Carmaker bailout plan could stall

Weary Democratic congressional leaders and White House officials agreed in principle Tuesday on a $15 billion bailout of U.S. automakers that would give the government extraordinary power to restructure the failing industry. But the rescue faced snags as Republicans, including both senators from Kentucky, raised deep concerns.

Congressional aides and a senior administration official said the proposed deal would speed the loans to Detroit's struggling car companies and place a "car czar" named by President George W. Bush in charge of overhauling the auto industry. Congress could vote on the plan as early as Wednesday, and the money could be disbursed within days.

A breakthrough came when negotiators reached a compromise to require the czar to revoke the loans and deny any further federal aid to automakers that don't strike a deal with labor unions, creditors and others to ensure their survival by next spring, essentially pushing them into bankruptcy.

In a Senate floor speech earlier Tuesday, Senate Minority Leader Mitch McConnell, R-Ky., said the $15 billion proposal "fails to achieve our goal of securing the long-term viability of ailing auto companies,"

"I want to support a bill that revives this industry," he said, "but I will not support a bill that provides the patient with taxpayer dollars, yet doesn't (include) the commitment that the patient will change its ways so that future help isn't needed."

Meanwhile, Sen. Jim Bunning, R-Ky., said a proposed bailout resorts to "throwing money" at a problem largely created by U.S. carmakers.

Bunning said filing Chapter 11 bankruptcy would allow carmakers to make fundamental changes more quickly without political involvement from an auto czar proposed as part of the bailout. He said that under such a filing, a company would continue making cars, dealers would have cars to sell and auto workers and suppliers would keep getting paid.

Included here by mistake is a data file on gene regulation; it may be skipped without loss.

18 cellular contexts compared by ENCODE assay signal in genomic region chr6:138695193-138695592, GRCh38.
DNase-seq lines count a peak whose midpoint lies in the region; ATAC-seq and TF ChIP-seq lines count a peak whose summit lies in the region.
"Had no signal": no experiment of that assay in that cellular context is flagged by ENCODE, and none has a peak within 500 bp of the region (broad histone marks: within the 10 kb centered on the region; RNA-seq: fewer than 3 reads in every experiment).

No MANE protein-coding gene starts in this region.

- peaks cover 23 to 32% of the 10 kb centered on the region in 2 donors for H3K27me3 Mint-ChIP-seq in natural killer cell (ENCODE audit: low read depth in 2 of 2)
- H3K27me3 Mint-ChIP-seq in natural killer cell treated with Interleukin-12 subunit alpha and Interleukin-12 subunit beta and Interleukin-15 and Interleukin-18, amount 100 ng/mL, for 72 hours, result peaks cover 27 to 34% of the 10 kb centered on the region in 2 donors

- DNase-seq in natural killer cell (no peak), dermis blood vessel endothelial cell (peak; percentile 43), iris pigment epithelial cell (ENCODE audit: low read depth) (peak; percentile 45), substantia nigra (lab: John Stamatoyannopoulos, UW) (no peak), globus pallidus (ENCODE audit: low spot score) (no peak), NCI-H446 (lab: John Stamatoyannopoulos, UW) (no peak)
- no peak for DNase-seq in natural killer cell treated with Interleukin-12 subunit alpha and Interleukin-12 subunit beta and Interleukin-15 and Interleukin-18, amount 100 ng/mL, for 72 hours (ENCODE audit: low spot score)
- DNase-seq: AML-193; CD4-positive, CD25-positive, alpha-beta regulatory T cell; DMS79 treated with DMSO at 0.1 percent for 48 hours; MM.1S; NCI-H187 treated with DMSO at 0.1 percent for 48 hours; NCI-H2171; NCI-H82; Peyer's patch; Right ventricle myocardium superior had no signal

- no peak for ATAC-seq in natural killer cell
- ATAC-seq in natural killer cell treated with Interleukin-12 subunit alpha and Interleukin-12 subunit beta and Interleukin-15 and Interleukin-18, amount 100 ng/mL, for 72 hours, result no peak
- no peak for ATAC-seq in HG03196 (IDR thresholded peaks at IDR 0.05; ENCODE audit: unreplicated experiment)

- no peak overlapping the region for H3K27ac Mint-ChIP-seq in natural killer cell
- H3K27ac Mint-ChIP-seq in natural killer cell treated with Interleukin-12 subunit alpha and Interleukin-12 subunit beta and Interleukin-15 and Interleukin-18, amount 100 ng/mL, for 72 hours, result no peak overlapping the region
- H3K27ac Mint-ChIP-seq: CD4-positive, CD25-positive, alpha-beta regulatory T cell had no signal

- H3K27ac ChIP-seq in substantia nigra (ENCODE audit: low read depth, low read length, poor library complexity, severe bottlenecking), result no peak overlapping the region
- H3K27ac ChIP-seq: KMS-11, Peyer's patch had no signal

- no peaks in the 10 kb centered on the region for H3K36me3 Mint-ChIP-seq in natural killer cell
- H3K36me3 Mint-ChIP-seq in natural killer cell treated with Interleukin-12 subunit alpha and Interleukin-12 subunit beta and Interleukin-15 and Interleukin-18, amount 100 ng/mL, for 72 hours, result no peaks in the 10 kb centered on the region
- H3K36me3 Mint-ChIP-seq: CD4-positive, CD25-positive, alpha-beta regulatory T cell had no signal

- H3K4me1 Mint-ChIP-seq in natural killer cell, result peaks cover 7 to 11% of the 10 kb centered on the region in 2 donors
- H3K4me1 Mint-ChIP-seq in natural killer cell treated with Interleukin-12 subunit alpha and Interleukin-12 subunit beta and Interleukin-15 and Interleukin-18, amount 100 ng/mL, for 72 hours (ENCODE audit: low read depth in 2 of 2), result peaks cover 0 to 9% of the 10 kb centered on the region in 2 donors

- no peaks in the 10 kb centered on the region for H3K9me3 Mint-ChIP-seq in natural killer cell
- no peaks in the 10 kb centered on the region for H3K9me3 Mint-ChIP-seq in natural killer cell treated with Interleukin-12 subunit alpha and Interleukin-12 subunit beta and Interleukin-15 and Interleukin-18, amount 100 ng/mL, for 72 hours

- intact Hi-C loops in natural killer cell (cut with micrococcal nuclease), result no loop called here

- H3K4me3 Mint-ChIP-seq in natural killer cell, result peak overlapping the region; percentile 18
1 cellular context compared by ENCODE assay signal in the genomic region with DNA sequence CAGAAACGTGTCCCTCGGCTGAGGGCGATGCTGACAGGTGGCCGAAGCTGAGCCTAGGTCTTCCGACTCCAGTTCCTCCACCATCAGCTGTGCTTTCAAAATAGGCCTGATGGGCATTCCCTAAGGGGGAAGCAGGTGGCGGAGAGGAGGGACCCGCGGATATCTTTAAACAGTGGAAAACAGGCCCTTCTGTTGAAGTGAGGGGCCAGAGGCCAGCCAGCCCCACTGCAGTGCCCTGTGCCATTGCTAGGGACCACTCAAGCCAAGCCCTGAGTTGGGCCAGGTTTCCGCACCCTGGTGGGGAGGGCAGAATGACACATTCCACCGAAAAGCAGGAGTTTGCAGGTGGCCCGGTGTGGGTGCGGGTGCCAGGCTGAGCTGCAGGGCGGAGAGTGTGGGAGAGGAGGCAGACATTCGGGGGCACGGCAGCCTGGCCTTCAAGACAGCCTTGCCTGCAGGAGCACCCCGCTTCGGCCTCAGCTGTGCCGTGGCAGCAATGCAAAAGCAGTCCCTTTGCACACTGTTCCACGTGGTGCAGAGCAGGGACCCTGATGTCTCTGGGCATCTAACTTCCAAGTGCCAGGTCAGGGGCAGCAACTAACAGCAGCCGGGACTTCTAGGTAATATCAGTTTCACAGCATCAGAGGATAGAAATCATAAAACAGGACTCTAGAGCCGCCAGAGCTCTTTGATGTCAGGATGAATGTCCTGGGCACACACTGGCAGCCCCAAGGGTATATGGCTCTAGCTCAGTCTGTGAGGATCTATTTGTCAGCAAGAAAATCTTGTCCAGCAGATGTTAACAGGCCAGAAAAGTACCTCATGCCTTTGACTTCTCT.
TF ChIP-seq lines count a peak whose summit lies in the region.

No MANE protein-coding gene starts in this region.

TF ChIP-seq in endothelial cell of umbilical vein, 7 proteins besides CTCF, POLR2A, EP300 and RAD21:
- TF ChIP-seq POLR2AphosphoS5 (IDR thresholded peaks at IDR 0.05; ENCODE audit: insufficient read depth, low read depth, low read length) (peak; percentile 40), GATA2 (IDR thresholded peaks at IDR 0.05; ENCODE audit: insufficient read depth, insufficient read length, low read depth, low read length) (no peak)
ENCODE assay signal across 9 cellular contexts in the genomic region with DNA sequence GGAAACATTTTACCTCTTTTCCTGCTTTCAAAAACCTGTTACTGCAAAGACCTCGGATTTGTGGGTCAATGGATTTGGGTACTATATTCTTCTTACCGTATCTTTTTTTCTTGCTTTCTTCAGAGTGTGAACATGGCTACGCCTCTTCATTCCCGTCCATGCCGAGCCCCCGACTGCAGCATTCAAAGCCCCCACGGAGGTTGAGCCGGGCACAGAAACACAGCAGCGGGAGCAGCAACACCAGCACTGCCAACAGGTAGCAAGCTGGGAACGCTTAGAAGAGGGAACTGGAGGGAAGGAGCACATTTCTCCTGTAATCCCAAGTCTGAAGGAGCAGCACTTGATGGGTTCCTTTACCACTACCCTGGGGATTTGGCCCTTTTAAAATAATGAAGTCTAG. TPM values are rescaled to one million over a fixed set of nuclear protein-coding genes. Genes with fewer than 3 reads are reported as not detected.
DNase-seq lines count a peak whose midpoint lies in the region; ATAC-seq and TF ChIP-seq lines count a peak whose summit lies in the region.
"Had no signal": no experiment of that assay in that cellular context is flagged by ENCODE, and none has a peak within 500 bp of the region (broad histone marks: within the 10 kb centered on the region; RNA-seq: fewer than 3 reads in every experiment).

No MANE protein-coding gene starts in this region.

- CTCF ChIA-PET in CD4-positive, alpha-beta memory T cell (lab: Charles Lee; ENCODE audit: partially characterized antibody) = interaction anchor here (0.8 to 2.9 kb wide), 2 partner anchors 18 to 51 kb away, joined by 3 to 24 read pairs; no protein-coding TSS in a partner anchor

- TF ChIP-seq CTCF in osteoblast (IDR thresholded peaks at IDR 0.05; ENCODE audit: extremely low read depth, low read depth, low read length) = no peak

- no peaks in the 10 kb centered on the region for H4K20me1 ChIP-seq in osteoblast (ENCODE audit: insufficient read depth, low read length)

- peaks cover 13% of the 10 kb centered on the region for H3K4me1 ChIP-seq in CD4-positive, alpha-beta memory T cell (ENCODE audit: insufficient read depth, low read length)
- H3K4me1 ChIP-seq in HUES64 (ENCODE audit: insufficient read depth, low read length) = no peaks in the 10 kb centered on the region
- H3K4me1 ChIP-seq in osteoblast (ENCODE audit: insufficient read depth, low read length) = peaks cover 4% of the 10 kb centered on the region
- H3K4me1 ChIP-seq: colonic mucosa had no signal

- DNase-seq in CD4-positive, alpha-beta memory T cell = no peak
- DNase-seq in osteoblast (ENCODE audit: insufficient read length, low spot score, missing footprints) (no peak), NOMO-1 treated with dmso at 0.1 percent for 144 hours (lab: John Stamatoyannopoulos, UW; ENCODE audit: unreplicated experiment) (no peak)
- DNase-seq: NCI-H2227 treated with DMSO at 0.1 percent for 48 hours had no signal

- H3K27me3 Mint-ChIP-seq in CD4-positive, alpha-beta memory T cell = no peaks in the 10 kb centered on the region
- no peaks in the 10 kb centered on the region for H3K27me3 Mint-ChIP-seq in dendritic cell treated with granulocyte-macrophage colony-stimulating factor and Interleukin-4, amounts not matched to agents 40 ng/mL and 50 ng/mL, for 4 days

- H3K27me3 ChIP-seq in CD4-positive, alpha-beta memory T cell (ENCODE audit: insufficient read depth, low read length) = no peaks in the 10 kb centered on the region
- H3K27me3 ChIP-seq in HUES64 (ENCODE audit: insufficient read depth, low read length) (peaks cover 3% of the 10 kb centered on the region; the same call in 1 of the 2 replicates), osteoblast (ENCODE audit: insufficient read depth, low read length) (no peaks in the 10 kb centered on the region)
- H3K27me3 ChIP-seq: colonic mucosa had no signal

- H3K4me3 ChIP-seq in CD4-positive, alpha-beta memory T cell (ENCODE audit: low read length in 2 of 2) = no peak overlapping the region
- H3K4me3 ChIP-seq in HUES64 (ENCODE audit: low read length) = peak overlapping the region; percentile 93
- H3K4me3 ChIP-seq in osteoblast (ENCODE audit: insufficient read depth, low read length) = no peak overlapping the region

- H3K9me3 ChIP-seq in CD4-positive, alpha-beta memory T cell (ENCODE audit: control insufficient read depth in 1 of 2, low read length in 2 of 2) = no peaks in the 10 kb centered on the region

The plan offered Monday by Democrats would provide emergency loans to Detroit's Big Three automakers. General Motors Corp. and Chrysler LLC are most in need of help, and could go bankrupt shortly without federal aid. Ford Motor Co. is seeking a line of credit to weather the economic downturn.

The proposal also would put strict limits on executive pay, require that taxpayers be repaid before anyone else, and bar dividends in most cases.

McConnell's support is crucial, because the lame-duck Senate has 49 Republicans. If they band together, they will have enough votes to filibuster any effort.

He laid out his position, Tuesday saying the Democratic plan "fails to require the kind of serious reform that will ensure long-term viability for struggling automobile companies. By giving the government the option of canceling government assistance in any event, (even if) reforms are not achieved, rather than requiring it, we open the door to unlimited federal assistance in the future."

He, and the White House, want assurance that management will be required to make tough choices that will put them on a path to viability. They also want sacrifices from labor.

"A good proposal would force automakers to get control of their benefit costs," McCon nell said. "A good proposal would make wages of struggling companies competitive with other automakers, not tomorrow, but today."